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M13 Outpatient ultrasound-guided fine-needle aspiration of supraclavicular lymph nodes, performed by chest physicians for diagnosis and staging of lung cancer
  1. R Ahmed,
  2. MG Slade
  1. Department of Thoracic Oncology, Papworth Hospital NHS Foundation Trust, Papworth Everard, Cambridge, UK

Abstract

Introduction and Objectives Supraclavicular fossa (SCF) lymph node metastases are detectable in almost half of lung cancer patients where mediastinal lymphadenopathy is present (1). They represent N3 disease, not amenable to radical treatment. Ultrasound guided fine needle aspiration cytology (US-FNAC) is a sensitive test in this setting. We explored the accuracy of outpatient US-FNAC of SCF nodes performed by respiratory physicians.

Methods Outpatients with suspected lung cancer were selected for US guided FNAC of SCF lymph nodes if they had one or more of:

1. Enlarged SCF lymph nodes on CT scanning 2. Palpable supraclavicular lymph nodes 3. Visible non-enlarged SCF lymph nodes on CT with associated mediastinal lymphadenopathy.

After informed consent, the SCF was scanned with the patient semi-recumbent, using a Sonosite US with 13.6MHz linear probe, by MGS, or RA supervised by MGS, a level-2 non-radiologist US practitioner. Real-time US-FNAC was performed using a 21G or 19G needle and the capillary aspiration technique. Three passes were made and cores were put into a cytology fixative (Cytolyt).

Results 14 patients (male = 8, median age 67.5 years) underwent US-FNAC. The median short-axis diameter of the target node was 11.5 mm (range 5–25 mm). A positive malignant diagnosis was obtained in 11/14 patients (78.6%), (adenocarcinoma n = 6, small cell lung cancer n = 4, non-small cell lung cancer n = 1), and all four sub-centimetre nodes gave positive results. There were two false-negatives (14.3%) on an intention-to-diagnose basis, in one of whom no specimen could be obtained. One sample was non-diagnostic. All patients found the procedure easy to tolerate and there were no complications.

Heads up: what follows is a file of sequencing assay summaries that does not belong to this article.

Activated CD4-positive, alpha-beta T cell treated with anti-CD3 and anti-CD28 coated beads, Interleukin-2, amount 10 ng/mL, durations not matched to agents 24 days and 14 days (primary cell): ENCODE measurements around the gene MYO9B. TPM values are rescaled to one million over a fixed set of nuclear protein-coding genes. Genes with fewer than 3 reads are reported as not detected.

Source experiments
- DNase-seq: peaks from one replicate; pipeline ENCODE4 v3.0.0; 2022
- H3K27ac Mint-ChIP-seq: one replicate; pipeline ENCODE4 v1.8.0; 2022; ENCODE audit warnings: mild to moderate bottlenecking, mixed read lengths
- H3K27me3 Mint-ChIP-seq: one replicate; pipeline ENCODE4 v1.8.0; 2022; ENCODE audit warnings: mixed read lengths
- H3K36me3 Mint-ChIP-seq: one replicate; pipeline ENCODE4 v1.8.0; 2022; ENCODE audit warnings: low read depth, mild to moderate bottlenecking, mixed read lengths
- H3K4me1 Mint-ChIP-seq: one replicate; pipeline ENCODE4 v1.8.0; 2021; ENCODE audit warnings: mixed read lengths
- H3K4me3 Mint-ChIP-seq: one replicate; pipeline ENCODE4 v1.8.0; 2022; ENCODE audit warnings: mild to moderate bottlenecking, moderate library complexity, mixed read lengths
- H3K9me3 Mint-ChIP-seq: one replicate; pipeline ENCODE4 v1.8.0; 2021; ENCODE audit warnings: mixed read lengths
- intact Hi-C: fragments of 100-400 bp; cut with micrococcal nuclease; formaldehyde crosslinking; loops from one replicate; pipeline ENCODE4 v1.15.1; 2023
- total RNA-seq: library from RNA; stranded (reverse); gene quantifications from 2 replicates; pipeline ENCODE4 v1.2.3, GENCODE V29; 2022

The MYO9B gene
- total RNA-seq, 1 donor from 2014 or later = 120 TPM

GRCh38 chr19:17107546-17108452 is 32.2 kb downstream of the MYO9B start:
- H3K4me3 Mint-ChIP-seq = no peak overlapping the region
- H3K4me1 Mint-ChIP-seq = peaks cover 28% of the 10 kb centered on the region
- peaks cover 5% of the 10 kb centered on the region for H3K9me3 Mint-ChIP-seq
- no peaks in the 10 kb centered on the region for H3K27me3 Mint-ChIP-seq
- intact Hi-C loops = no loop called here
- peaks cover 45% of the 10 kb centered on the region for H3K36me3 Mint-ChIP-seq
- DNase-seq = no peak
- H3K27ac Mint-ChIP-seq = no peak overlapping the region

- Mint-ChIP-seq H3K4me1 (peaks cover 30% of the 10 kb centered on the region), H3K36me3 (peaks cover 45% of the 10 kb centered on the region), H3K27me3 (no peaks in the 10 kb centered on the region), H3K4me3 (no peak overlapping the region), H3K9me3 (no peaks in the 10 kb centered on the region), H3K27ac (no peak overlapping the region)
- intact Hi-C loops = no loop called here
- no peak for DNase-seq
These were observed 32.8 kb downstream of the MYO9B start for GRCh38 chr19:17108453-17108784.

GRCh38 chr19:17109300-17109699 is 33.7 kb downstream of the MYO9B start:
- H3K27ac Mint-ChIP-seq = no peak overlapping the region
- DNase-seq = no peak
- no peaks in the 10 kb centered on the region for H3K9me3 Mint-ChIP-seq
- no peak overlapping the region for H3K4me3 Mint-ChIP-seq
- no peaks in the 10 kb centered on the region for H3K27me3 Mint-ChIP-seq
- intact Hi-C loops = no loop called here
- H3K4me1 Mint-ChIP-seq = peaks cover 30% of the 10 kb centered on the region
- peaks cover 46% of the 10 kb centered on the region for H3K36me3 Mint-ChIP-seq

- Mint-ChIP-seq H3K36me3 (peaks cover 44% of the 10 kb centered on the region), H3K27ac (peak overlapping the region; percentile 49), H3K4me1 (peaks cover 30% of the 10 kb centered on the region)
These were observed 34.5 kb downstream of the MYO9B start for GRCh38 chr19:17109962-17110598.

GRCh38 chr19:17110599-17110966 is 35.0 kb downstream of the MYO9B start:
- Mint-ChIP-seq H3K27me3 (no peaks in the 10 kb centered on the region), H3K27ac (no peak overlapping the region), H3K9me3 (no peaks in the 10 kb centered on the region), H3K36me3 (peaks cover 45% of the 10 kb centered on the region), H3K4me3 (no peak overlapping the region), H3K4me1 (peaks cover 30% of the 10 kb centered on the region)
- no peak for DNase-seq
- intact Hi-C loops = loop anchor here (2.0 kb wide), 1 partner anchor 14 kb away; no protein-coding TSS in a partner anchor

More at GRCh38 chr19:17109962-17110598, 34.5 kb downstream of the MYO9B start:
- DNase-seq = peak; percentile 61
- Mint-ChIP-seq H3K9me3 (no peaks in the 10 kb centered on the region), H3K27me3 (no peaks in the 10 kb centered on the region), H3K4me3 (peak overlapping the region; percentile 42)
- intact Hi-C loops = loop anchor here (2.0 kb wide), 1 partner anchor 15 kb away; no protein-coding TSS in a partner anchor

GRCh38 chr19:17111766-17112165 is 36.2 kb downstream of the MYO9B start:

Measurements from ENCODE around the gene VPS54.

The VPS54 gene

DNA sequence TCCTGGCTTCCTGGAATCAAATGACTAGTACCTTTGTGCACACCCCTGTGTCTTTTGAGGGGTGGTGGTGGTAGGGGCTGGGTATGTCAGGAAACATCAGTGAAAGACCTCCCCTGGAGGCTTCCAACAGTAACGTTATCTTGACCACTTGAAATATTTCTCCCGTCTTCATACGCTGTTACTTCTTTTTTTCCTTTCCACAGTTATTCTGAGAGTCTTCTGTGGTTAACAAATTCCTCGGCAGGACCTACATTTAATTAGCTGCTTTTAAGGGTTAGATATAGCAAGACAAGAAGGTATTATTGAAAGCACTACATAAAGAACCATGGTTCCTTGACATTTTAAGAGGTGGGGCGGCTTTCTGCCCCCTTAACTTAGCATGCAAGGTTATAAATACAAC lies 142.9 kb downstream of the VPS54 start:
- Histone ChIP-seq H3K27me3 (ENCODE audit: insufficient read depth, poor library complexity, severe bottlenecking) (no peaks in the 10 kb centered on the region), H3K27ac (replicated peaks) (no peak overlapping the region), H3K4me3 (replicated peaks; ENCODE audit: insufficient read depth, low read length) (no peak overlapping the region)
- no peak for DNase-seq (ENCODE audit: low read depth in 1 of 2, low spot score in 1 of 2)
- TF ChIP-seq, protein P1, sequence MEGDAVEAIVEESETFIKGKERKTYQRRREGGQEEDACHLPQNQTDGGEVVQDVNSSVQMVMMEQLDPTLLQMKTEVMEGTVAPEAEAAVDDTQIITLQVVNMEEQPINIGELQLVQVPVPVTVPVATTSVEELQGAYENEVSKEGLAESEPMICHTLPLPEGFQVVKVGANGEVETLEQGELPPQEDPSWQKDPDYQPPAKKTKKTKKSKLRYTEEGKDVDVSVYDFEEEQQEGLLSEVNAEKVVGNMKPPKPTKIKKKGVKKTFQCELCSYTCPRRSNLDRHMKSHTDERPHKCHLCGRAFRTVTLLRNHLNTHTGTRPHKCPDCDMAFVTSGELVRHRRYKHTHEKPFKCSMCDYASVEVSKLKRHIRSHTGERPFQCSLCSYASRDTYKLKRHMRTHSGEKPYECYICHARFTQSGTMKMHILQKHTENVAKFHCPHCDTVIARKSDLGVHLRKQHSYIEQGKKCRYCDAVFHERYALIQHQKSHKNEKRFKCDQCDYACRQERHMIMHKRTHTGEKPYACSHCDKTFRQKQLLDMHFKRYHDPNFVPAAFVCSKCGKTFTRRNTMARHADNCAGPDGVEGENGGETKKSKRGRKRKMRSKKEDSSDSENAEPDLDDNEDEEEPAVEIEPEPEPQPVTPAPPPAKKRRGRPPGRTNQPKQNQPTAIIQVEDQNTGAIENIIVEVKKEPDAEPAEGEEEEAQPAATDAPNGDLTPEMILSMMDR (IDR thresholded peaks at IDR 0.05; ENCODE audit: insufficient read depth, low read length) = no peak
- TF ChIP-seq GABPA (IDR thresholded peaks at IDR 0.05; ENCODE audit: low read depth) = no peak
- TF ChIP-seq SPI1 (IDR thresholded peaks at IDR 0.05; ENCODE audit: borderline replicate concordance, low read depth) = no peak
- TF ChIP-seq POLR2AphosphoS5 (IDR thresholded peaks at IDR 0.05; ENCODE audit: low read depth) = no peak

Discussion US-FNAC is well tolerated and can be safely performed opportunistically by respiratory physicians during outpatient visits. The diagnostic yield is high and comparable with previous published series. Its incorporation into the lung cancer pathway can facilitate prompt diagnosis and staging without more invasive investigations.

Reference

  1. Fultz PJ, Feins RH, Strang JG et al. Detection and diagnosis of nonpalpable supraclavicular lymph nodes in lung cancer at CT and US. Radiology 2002;222:245–51.

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